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  • Writer's pictureYolanda McAdam

Imbolc and the Goddess Brighid

Imbolc is one of the old eightfold festivals that start the seasons and is generally celebrated on February 2nd, although some prefer to celebrate from sunset on the 31st of January through to sunset on 2nd February. It is celebrated on the 31st of July in the Southern Hemisphere.

Imbolc marks the time when Winter begins to loosen its grip on the earth and is a celebration of the coming of Spring.

The Goddess Brighid (pronounced Bree-eed) is invoked at Imbolc. Associated with wells, springs, snakes and mounds, Brighid is a popular Goddess. She is a healer and the protector of animals, women and children and is beloved by artists and poets and anyone who creates objects of beauty. A fire deity, connected to the Sun and linked with Archangel Michael, her flower is the dandelion in its bright yellow phase. Her sacred flame was tended at her healing well in Kildare, Ireland by nineteen priestesses but like many other Goddesses she became Christianized and is venerated as St Brigid. Call on Brighid for help with living and expressing your truth, inspiration, protection and attaining wisdom.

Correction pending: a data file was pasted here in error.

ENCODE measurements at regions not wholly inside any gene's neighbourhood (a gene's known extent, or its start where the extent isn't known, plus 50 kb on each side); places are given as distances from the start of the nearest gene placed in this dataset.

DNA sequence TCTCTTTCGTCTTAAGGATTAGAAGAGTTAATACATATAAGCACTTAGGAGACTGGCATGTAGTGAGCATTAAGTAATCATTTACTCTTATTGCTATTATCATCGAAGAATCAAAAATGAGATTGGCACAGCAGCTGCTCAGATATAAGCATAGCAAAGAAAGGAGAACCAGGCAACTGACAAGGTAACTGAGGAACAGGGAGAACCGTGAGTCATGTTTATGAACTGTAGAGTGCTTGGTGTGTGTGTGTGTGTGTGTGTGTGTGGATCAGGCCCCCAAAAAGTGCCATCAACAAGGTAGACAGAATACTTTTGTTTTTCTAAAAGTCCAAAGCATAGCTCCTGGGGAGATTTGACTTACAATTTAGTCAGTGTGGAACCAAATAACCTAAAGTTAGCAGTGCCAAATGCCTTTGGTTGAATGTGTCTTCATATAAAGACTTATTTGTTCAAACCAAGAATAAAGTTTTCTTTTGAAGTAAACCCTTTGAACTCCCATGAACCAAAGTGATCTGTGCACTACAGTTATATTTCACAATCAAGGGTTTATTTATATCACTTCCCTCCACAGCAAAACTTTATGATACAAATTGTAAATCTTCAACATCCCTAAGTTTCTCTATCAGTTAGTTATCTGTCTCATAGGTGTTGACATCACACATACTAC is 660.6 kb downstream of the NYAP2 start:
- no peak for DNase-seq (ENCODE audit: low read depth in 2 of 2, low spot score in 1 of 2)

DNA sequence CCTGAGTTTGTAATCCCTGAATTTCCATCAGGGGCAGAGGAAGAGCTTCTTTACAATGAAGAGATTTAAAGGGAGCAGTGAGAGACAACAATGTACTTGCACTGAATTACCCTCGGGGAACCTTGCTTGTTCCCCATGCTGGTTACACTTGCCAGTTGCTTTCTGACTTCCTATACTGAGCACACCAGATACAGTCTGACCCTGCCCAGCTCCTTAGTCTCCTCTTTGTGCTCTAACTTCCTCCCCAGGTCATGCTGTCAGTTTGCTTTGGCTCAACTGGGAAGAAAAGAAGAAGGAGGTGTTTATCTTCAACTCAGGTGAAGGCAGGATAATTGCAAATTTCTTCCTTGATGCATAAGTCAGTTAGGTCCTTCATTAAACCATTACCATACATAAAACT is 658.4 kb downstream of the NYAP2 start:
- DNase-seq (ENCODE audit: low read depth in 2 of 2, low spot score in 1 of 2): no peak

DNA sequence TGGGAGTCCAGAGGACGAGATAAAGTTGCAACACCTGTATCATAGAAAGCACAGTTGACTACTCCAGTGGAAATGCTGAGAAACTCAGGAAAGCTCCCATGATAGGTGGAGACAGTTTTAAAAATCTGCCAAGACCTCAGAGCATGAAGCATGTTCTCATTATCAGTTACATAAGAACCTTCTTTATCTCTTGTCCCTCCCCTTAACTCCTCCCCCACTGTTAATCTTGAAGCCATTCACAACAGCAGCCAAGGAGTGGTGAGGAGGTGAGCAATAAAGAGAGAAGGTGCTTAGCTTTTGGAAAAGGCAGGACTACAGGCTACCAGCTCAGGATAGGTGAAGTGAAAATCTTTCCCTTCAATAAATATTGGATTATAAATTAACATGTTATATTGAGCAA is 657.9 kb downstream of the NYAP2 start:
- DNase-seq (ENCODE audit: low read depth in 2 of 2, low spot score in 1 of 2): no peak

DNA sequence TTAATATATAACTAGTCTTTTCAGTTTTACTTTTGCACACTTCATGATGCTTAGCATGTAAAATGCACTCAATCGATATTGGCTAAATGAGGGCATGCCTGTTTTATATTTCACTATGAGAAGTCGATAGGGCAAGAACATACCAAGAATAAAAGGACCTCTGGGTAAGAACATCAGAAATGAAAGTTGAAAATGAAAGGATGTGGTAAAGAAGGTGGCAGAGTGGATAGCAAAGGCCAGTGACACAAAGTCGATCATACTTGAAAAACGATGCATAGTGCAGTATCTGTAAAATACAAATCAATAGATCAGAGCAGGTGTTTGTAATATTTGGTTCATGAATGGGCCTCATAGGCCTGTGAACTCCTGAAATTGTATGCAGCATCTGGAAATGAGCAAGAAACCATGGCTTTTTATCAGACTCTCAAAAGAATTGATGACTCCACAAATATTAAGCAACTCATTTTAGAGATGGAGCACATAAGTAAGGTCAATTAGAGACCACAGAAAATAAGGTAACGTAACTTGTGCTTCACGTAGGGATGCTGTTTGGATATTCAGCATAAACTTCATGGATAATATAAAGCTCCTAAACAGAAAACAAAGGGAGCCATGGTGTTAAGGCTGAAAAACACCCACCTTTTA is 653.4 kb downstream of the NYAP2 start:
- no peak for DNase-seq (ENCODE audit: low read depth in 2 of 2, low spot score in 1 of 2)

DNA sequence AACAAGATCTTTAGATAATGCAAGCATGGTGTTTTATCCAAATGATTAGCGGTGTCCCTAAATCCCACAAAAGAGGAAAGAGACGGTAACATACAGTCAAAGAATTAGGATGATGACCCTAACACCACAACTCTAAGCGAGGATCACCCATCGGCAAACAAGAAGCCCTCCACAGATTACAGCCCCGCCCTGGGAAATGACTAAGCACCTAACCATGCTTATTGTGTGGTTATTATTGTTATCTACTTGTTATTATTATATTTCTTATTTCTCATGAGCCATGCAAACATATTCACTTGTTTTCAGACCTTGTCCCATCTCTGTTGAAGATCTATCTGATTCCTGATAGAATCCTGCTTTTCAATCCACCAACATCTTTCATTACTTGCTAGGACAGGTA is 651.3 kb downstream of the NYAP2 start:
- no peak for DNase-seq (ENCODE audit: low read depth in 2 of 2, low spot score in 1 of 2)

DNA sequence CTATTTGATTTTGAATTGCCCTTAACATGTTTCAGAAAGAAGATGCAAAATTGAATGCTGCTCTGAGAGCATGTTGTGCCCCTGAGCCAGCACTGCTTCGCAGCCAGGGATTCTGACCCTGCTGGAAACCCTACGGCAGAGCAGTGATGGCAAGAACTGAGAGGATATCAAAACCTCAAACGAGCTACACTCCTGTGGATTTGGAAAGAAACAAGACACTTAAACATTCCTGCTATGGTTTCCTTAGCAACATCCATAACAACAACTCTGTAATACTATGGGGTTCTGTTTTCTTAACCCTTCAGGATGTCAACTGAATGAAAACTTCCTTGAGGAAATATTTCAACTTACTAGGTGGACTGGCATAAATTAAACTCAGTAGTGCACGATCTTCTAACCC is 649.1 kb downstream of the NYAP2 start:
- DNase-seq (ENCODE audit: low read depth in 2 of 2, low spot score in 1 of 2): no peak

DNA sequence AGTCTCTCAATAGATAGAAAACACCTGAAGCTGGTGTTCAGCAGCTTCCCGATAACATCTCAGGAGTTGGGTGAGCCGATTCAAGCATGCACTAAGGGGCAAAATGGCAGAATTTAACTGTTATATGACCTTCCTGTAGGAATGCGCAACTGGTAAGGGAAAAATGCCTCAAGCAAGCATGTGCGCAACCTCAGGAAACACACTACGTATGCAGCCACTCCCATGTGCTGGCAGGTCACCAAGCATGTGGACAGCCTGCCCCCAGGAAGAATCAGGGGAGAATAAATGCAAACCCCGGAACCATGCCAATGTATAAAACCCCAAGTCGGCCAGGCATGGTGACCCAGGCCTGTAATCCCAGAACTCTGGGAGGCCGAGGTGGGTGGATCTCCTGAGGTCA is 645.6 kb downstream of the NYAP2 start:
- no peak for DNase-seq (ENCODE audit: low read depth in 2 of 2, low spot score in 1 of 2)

Imbolc Traditions

A common practice is to invoke Brighid for her healing and wisdom on the eve of February 1st and to put out baked goods on the doorstep. Another common practice is cleaning the home (both physically and spiritually) and lighting many white candles to celebrate the strengthening of the Sun. Another way to honour Brighid and/or celebrate Imbolc is to cook traditional foods like apples, bread, milk and oats.




Gallagher, Ann-Marie, Way Of The Goddess. Thorsons. 2002.


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